In the ride and handling department, the Pontiac offers security and confidence. Wide Track does work. The Grand Am goes around corners like its on rails. The upgraded model with bigger wheels and more rubber would give sport cars a run for it. The steering transitions from what feels like a slight oversteer to predictable understeer. In the V-6 model, the power steering is variable assist, which would probably eliminate the slight oversteer.
Notwithstanding, the Grand Am handled Green Valley Road as if it was a straight away. In the bumps and tar strip department, the ride was supple and compliant. No float or wallow, just absorption. Ponderosa was very smooth and quiet with little or no harshness caused by its washboard surface. The body is tight and no rattles or vibration are apparent. The freeway was smooth and quiet as even the 2.4L four turns only 2200 rpm at 70 mph. Impressive for what is essentially a compact commuter car.
Commuter cars need good fuel mileage. The Pontiac delivers 21/29 in the EPA city/highway cycle. On the freeway, I would estimate an easy 30 plus and at least 22-25 in El Dorado County. With its 15.l gallon fuel tank, fill ups would be infrequent and inexpensive.
The interior offers comfortable buckets seats up front and a reasonable three place rear seat. Leg room and head room are adequate. The dash comes with a standard large tach and speedo in separate pods with a temp and fuel gauge to the lower left and right. To the right in a center pod are the standard am/fm radio and A/C controls. All are easy to use and worked very well in the 100 plus degree temperatures.
I called this a commuter car. The car I tested had only one option, a smoker's package for $15. The base price is $16,070 (a two door model is $200 less) plus $170 for the mandatory California Emissions and $525 for destination. The total sticker was $16,780. That's it. And it's loaded with standard equipment. Some standard items worth noting are ABS, power steering, A/C, enhanced traction system (switchable and a nice feature in inclement weather), programmable power locks, tilt and great looks.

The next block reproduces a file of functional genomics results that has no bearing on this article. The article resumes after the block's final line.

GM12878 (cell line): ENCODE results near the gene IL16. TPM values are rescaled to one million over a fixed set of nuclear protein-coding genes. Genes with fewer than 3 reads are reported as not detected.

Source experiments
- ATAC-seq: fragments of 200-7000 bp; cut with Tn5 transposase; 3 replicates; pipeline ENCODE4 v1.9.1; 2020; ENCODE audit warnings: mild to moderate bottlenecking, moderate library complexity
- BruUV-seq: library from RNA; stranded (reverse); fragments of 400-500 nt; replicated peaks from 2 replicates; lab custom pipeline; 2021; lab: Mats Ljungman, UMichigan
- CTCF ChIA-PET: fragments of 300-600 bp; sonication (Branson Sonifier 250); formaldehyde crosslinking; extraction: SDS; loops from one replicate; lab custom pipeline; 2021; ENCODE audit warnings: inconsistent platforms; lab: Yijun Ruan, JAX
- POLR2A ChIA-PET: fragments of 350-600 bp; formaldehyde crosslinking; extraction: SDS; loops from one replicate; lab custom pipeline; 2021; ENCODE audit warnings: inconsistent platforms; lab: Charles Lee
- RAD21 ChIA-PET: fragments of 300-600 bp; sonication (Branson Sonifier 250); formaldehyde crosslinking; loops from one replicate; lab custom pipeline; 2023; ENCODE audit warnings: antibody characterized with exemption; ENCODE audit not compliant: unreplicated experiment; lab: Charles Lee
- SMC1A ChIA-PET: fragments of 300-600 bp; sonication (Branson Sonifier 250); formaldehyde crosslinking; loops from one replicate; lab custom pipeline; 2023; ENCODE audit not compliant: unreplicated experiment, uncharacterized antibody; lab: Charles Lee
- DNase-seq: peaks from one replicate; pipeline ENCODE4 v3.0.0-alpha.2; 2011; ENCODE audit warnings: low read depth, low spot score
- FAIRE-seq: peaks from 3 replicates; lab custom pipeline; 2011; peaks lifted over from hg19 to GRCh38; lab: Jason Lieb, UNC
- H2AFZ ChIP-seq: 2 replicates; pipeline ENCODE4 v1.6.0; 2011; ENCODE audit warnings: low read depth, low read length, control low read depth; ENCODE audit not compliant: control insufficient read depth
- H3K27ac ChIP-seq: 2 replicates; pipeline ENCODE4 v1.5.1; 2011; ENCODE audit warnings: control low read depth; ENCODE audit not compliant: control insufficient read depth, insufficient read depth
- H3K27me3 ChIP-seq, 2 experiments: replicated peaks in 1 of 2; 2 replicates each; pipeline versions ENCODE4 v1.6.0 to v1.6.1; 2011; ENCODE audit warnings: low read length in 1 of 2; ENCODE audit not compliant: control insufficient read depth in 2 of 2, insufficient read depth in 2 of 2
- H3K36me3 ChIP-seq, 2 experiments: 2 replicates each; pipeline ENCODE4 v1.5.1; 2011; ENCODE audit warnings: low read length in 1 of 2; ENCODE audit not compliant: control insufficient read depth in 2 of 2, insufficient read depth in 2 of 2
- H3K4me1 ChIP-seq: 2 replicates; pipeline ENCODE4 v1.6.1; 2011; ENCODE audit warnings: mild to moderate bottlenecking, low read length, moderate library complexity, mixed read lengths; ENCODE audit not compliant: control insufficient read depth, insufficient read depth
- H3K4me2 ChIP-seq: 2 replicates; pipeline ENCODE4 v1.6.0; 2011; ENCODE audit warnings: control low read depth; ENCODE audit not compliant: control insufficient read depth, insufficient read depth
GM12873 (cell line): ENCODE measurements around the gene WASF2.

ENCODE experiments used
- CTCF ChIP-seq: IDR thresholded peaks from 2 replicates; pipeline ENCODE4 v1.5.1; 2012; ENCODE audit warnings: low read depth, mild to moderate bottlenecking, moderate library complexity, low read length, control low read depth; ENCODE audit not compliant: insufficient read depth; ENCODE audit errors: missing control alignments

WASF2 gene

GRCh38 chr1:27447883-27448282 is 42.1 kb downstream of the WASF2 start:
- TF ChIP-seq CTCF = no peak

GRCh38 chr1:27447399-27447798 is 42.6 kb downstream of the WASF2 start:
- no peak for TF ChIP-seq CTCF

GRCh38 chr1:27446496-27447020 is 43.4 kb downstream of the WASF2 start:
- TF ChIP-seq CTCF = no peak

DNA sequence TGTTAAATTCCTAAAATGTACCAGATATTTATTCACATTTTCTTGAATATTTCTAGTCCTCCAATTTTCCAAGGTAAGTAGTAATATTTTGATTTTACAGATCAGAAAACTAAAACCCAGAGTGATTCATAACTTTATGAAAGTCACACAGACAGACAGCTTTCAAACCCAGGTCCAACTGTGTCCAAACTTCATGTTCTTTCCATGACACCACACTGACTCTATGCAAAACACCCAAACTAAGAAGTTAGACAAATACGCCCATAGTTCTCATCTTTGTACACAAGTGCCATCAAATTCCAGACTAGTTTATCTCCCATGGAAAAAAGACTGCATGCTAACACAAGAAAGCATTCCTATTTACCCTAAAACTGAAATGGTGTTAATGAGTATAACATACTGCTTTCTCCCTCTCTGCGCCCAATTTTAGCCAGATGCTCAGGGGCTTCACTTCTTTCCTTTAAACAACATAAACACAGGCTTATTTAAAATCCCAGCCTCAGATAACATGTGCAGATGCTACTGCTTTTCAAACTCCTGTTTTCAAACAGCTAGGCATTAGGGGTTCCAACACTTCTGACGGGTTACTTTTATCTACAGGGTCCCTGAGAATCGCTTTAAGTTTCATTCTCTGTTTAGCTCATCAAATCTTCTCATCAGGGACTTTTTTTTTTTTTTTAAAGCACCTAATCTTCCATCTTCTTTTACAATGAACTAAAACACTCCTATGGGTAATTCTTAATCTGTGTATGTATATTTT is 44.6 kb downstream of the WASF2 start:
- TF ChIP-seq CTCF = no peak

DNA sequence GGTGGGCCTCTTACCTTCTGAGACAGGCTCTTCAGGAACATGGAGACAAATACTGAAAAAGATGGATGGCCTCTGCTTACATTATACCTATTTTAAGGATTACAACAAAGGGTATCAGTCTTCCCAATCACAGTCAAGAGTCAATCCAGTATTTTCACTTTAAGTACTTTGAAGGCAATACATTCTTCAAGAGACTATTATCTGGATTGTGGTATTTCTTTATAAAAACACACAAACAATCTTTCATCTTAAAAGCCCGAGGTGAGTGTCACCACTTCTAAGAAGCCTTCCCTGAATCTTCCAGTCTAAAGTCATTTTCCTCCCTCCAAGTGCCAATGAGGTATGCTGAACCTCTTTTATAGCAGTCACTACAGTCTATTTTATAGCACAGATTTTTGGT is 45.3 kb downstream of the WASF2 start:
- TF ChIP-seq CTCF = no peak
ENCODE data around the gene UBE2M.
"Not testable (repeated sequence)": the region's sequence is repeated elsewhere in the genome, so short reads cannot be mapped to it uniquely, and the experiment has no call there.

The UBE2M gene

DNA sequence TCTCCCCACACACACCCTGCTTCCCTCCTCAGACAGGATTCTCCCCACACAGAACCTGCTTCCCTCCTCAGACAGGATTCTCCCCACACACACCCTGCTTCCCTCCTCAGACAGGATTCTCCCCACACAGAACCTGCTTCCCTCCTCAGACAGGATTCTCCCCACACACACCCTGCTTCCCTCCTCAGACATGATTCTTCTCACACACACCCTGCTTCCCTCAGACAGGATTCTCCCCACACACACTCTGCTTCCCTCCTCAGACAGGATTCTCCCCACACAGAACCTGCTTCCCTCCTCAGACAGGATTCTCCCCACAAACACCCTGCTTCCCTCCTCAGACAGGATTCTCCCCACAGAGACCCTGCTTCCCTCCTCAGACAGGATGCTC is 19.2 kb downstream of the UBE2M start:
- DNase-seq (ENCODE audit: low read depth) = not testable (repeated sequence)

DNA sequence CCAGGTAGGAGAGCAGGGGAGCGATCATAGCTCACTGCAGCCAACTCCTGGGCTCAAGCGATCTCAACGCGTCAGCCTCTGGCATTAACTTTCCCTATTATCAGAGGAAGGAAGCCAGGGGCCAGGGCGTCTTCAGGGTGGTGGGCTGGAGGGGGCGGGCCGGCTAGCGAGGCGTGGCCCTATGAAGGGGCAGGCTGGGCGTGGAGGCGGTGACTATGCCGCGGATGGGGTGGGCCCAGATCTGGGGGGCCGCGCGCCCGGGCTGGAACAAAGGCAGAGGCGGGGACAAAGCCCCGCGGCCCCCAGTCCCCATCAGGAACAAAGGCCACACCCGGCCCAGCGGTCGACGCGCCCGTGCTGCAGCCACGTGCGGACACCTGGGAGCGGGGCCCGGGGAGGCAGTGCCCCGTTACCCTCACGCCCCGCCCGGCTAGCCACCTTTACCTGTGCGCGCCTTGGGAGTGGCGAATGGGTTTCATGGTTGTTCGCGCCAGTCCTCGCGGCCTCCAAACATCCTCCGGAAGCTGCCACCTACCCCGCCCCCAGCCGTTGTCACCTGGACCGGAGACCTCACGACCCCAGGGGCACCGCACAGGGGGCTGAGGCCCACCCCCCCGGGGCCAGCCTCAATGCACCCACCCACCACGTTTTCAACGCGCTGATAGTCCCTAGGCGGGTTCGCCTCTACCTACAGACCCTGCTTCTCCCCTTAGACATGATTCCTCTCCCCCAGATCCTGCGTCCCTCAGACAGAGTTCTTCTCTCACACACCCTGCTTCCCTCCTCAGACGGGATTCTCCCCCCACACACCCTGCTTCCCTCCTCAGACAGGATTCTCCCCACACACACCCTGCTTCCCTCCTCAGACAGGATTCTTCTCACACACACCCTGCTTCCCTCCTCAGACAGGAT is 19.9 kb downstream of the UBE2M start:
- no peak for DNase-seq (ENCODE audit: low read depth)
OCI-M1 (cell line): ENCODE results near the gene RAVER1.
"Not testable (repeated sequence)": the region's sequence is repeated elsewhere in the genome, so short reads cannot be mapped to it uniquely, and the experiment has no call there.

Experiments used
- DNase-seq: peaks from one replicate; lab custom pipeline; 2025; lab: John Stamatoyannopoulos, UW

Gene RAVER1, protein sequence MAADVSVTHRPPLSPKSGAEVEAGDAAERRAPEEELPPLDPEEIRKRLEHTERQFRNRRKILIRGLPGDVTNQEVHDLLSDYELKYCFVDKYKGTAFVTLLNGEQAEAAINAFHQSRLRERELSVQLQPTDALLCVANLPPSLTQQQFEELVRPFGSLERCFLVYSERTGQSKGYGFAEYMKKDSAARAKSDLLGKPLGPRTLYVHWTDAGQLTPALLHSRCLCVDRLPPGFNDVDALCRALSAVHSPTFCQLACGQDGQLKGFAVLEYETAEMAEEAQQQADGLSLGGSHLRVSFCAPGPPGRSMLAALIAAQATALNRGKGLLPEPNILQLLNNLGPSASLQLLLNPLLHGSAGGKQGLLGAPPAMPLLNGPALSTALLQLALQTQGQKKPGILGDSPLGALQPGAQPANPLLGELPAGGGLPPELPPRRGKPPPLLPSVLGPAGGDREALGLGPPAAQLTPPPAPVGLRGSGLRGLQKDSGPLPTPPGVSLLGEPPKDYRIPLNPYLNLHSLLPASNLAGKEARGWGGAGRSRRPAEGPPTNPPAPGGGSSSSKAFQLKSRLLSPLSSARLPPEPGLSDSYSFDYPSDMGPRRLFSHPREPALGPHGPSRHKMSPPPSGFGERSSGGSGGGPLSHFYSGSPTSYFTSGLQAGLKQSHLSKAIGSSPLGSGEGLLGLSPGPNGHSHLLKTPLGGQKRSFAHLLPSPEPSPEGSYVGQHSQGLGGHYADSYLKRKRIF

The Grand Am also comes with a V-6. It changes the character of the car slightly from a snazzy, upscale commuter to a real performer. It comes with even more standard equipment including 16 inch alloys with 225/50 rubber, variable assist power steering (these two items greatly enhance handling), power windows, C/D player with higher performance speakers and other nice tidbits. The SE V-6 (four door) will set you back about $18,970 plus $525 destination and $170 for the gurus in Sacramento (Cal Emissions). The only option I would add would be leather interior, which lists for the bargain price of $475. That's about $20,000 for a leather, high performance compact sedan with looks that should satisfy even luxury, power freaks.
This is a car should be on anyone's list who is looking for big value in the $15,000 to $20,000.
SPECIFICATIONS Price $15,870 to about $21,000 Engine 2.4L DOHC 16 valve inline 4150 hp @ 5,600 rpm 155 lb-ft torque @ 4,400 rpm 3.4L OHV V-6 170 hp @ 5,200 rpm 195 lb-ft torque @ 4,000 rpm Transmission 4 speed electronically controlled automatic with traction control DIMENSIONS Wheelbase 106.7 inches Length 186.3 inches Width 70.4 inches Height 55.1 inches Curb Weight 3116 pounds Fuel Capacity 15.1 gallons PERFORMANCE 0-60 10.1 seconds 50-70 leve l6.5 seconds 50-70 uphill 10.5 seconds Top Speed Not with me in the Car Fuel Econ EPA 21/29 (2.4L) 19/28 (3.4L) my estimate would be about 22-25 in El Dorado County with 30 plus at a steady 65-70 mph for both engines